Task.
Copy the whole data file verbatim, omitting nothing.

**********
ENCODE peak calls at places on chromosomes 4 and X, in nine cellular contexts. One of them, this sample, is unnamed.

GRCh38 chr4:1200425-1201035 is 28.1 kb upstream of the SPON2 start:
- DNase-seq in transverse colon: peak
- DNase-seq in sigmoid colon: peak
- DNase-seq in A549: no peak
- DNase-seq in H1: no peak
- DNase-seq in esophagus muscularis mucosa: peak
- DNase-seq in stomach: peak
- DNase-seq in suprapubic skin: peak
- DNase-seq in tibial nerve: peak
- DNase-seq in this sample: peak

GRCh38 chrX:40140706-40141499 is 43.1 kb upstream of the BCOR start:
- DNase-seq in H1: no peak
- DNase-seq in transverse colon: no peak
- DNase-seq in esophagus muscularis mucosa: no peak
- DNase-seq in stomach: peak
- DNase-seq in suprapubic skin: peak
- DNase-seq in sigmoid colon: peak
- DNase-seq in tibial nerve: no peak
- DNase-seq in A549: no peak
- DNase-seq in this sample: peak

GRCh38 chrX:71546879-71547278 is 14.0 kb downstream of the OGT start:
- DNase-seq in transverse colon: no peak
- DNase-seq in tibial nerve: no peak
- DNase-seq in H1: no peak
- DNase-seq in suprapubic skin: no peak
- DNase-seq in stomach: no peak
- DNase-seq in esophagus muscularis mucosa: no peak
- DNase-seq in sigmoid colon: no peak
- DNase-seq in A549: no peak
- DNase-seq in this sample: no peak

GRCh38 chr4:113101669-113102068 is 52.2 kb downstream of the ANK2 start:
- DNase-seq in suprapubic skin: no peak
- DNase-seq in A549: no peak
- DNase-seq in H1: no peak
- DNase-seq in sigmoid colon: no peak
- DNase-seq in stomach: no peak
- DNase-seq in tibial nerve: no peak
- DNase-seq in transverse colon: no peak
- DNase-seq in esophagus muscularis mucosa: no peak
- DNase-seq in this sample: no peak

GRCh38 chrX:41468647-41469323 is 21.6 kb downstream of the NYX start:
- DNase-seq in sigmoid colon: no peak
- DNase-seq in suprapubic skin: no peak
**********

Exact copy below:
ENCODE peak calls at places on chromosomes 4 and X, in nine cellular contexts. One of them, this sample, is unnamed.

GRCh38 chr4:1200425-1201035 is 28.1 kb upstream of the SPON2 start:
- DNase-seq in transverse colon: peak
- DNase-seq in sigmoid colon: peak
- DNase-seq in A549: no peak
- DNase-seq in H1: no peak
- DNase-seq in esophagus muscularis mucosa: peak
- DNase-seq in stomach: peak
- DNase-seq in suprapubic skin: peak
- DNase-seq in tibial nerve: peak
- DNase-seq in this sample: peak

GRCh38 chrX:40140706-40141499 is 43.1 kb upstream of the BCOR start:
- DNase-seq in H1: no peak
- DNase-seq in transverse colon: no peak
- DNase-seq in esophagus muscularis mucosa: no peak
- DNase-seq in stomach: peak
- DNase-seq in suprapubic skin: peak
- DNase-seq in sigmoid colon: peak
- DNase-seq in tibial nerve: no peak
- DNase-seq in A549: no peak
- DNase-seq in this sample: peak

GRCh38 chrX:71546879-71547278 is 14.0 kb downstream of the OGT start:
- DNase-seq in transverse colon: no peak
- DNase-seq in tibial nerve: no peak
- DNase-seq in H1: no peak
- DNase-seq in suprapubic skin: no peak
- DNase-seq in stomach: no peak
- DNase-seq in esophagus muscularis mucosa: no peak
- DNase-seq in sigmoid colon: no peak
- DNase-seq in A549: no peak
- DNase-seq in this sample: no peak

GRCh38 chr4:113101669-113102068 is 52.2 kb downstream of the ANK2 start:
- DNase-seq in suprapubic skin: no peak
- DNase-seq in A549: no peak
- DNase-seq in H1: no peak
- DNase-seq in sigmoid colon: no peak
- DNase-seq in stomach: no peak
- DNase-seq in tibial nerve: no peak
- DNase-seq in transverse colon: no peak
- DNase-seq in esophagus muscularis mucosa: no peak
- DNase-seq in this sample: no peak

GRCh38 chrX:41468647-41469323 is 21.6 kb downstream of the NYX start:
- DNase-seq in sigmoid colon: no peak
- DNase-seq in suprapubic skin: no peak